What is CSS?

CSS and html code on computer screen

If web design and web development are disciplines you’re interested in, then you can expect Hypertext Markup Language (HTML) to be the first tool in your belt. This language defines the structure and content of a web page by using tags that designate elements such as your headings, paragraphs, and images. HTML is the foundation for the world wide web and it’s closely followed by a programming language that’s just as capable, useful, and important to the art of web design: Cascading Style Sheets, or CSS.


When answering the question, “What is CSS?” it’s important to understand its relationship with HTML. At its core, it is an organizer for the elements HTML has designated on a web page. So, if HTML is used to determine that a web page will be made up of several paragraphs, a few headings, and some images, it can then determine how all these elements are to be presented — how the content is laid out, looks, and reacts. These functions are known as CSS properties. These properties also define the finer details, including an element’s color, size, font, and border.


CSS provides web developers with two essential web design benefits: simplicity and efficiency. It simplifies the design process by separating the content and presentation layers of a web page. This ensures developers can create reusable styles that can be applied to multiple pages, which reduces the amount of code required. Think of it like a copy/paste function for styling! One of the most appreciated qualities of CSS is that it can be implemented with only a few lines of code. This keeps  files relatively small and light, which coincidentally causes less stress on loading times.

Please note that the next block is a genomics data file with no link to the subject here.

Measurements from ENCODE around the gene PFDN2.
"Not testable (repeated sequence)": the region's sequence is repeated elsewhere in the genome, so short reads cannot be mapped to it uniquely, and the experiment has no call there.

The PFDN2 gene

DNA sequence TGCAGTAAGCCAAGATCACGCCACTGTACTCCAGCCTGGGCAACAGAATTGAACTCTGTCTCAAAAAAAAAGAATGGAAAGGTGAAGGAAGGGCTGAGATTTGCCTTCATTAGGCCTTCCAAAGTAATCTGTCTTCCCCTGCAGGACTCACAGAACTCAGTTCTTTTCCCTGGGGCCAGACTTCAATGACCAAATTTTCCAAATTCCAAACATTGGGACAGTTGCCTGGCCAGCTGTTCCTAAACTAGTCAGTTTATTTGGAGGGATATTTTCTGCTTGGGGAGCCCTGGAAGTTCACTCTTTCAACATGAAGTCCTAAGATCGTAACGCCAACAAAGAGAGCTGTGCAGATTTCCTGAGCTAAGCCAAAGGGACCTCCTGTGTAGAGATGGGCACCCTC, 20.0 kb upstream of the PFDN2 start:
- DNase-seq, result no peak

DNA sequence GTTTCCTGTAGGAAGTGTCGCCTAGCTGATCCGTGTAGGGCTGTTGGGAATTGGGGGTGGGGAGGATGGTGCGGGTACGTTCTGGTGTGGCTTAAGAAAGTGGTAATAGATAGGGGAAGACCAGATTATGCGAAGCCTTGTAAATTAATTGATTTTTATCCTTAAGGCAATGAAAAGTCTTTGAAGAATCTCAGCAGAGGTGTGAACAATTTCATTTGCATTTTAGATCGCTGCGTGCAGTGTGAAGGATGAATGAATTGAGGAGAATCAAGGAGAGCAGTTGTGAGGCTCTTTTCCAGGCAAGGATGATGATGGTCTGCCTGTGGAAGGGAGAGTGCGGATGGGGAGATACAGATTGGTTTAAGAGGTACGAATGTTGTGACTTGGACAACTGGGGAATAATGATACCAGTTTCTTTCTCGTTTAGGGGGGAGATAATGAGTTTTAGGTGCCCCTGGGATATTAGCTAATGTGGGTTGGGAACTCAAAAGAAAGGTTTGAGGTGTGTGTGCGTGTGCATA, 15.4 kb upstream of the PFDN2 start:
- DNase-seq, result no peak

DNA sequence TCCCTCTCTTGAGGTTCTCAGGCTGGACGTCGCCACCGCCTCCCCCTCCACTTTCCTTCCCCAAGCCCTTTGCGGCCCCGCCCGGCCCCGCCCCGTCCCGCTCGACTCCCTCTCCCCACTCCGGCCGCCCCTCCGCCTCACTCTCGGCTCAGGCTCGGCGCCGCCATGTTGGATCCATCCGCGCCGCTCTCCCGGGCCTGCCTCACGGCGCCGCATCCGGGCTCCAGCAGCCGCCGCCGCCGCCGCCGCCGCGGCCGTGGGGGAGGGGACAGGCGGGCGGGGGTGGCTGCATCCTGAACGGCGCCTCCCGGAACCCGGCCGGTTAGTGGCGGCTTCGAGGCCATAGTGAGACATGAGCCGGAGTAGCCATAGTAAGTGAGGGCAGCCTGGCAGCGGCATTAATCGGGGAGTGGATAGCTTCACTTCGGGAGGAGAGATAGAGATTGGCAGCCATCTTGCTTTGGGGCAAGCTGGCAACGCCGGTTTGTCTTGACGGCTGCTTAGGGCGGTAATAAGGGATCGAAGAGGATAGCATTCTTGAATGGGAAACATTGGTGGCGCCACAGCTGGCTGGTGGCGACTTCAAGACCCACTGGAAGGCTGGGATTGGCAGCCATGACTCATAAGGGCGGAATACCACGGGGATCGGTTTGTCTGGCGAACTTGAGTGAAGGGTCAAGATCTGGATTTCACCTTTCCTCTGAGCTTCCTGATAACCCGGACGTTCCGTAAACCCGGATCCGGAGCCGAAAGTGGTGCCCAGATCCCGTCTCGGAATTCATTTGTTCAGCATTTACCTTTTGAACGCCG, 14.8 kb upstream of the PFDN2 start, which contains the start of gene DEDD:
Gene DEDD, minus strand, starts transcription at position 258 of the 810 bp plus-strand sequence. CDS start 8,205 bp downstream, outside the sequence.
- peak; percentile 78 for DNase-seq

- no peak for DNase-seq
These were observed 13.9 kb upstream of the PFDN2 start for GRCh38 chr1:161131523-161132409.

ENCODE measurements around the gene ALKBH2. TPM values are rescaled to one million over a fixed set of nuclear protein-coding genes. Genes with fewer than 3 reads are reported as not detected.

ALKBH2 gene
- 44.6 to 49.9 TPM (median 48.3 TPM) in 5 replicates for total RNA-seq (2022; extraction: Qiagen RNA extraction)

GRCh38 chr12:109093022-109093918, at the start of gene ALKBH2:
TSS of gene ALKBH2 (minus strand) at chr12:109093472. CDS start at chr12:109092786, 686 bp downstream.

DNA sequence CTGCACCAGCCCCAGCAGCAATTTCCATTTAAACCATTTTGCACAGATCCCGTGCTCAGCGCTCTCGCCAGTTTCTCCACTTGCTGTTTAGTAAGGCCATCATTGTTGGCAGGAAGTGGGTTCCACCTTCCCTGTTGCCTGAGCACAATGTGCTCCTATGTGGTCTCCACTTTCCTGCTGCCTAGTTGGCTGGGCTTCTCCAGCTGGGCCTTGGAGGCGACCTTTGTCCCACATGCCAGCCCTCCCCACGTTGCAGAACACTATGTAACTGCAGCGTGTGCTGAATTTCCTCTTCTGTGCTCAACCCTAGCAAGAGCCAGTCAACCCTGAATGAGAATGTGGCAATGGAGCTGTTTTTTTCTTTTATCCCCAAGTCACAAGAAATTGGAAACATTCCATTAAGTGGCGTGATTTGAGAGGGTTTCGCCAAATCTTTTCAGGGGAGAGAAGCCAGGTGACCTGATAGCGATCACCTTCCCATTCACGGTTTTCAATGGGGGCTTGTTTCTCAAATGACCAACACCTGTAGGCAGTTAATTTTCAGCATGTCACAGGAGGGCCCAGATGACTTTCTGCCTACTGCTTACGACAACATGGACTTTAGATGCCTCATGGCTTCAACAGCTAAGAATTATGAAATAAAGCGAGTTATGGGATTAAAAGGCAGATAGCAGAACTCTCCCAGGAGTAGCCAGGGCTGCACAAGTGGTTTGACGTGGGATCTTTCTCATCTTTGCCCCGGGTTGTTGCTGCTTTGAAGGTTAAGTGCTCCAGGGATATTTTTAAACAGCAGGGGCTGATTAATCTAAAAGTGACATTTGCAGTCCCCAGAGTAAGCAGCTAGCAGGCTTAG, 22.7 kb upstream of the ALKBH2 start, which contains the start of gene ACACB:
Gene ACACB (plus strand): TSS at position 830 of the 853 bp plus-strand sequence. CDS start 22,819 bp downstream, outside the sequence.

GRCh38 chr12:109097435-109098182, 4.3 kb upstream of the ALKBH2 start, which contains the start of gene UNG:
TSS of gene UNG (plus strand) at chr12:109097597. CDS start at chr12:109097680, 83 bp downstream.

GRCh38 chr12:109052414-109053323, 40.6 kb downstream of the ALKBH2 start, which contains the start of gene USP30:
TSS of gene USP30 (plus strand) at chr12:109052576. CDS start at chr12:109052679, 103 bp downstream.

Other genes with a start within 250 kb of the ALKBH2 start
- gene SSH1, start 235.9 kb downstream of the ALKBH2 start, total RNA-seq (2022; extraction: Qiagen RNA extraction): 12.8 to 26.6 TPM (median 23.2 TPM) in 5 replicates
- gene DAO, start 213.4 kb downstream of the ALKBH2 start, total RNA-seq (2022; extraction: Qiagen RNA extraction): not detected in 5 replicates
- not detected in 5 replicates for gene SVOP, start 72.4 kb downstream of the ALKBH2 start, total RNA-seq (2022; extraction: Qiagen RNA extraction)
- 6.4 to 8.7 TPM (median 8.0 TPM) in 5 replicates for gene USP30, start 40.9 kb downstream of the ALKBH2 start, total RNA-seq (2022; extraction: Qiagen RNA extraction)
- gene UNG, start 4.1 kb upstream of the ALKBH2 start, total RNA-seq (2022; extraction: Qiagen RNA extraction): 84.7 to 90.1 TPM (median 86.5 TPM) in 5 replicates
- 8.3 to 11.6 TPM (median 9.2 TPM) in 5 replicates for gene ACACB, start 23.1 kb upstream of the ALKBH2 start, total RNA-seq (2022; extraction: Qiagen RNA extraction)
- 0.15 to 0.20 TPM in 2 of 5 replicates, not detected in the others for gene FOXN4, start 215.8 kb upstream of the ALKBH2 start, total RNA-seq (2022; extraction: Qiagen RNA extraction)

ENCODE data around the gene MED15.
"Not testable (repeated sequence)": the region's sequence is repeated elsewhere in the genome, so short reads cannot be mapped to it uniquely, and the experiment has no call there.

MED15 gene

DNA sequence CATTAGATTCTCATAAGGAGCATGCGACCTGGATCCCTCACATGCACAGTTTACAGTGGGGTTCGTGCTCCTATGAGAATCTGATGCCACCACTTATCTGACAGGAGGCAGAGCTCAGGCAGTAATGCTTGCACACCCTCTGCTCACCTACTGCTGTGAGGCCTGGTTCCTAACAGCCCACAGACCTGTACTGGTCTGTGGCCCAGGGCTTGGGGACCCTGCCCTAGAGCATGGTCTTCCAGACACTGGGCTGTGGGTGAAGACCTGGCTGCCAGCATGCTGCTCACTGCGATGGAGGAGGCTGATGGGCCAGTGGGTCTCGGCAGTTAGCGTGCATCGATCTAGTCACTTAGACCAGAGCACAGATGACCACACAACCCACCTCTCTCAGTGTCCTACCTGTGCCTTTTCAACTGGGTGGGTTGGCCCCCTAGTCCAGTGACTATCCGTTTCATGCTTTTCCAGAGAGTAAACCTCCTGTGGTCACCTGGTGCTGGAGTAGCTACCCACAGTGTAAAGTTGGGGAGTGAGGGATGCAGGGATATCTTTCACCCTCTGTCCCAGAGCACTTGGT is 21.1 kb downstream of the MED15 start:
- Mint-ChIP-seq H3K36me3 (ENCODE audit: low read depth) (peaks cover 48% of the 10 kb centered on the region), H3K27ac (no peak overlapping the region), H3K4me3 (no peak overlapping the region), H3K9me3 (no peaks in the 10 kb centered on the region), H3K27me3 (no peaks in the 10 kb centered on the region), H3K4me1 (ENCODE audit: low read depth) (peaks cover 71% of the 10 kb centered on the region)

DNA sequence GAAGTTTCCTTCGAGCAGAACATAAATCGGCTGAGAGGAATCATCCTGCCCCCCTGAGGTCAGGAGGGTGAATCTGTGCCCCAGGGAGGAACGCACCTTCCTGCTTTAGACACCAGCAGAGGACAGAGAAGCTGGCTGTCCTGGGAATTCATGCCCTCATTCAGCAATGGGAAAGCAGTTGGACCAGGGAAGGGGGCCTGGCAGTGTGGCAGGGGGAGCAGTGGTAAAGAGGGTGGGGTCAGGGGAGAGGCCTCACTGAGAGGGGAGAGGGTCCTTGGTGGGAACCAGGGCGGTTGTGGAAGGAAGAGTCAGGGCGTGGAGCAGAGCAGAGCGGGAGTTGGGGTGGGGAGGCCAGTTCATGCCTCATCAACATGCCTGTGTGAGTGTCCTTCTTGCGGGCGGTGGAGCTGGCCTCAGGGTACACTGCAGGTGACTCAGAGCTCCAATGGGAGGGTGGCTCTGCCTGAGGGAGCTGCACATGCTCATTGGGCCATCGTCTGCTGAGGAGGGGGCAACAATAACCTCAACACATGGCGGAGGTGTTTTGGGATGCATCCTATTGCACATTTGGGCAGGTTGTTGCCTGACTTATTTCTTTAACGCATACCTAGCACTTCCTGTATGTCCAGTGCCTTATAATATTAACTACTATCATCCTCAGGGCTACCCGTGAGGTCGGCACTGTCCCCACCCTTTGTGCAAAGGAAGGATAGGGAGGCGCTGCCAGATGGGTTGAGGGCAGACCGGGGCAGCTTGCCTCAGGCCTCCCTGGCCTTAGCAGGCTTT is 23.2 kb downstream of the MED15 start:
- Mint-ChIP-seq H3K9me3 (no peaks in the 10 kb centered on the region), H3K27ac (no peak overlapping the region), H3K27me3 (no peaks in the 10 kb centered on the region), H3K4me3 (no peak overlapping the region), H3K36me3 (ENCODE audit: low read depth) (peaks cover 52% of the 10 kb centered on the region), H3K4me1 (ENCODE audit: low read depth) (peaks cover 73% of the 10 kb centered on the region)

We now know HTML and CSS go hand-in-hand. But how exactly is it applied to HTML? CSS can be written through a text editor or word processor in regular text with simple commands. They are then saved as CSS files (.css) and applied externally, internally, or inline:

  • Internal CSS is defined within an HTML document using a <style> tag. This file will only apply to the HTML document in which it was defined. This type of use is especially useful when a CSS property is only needed on one page.
  • External CSS is defined separately with a .css extension that is then linked to an HTML document using a <link> tag. Unlike internal CSS, it is applied to multiple HTML documents, which makes it easier to maintain consistent styles across an entire website.
  • Inline CSS is defined directly into HTML code using the style attribute. This type of CSS strictly applies to the element in which it is defined and is generally used for one-off changes or to override styles within internal or external CSS.

Gain the Skills for a Tech Career

Whether you envision a future in web development or want to try your hand at user experience (UX) design, learning to use CSS is essential. In a Kenzie Academy program from Southern New Hampshire University, you can go through the process of gaining the skills and knowledge needed to begin your tech career. You can start with the basics of CSS, HTML, JavaScript, and other tech fundamentals, advance your knowledge as you learn detailed concepts, and create relative experience through projects that simulate real-world environments.

Feeling overwhelmed by the prospect of a tech career? We have a tool that can introduce you to tech with a fun, interactive approach and can help put your mind at ease. Kenzie Free is 3 coding classes that teach you HTML, CSS, and JavaScript through video tutorials. You’ll learn as you go and build a project of your own, so make sure you complete each class in order. Overcome your tech intimidation and begin Kenzie Free today.

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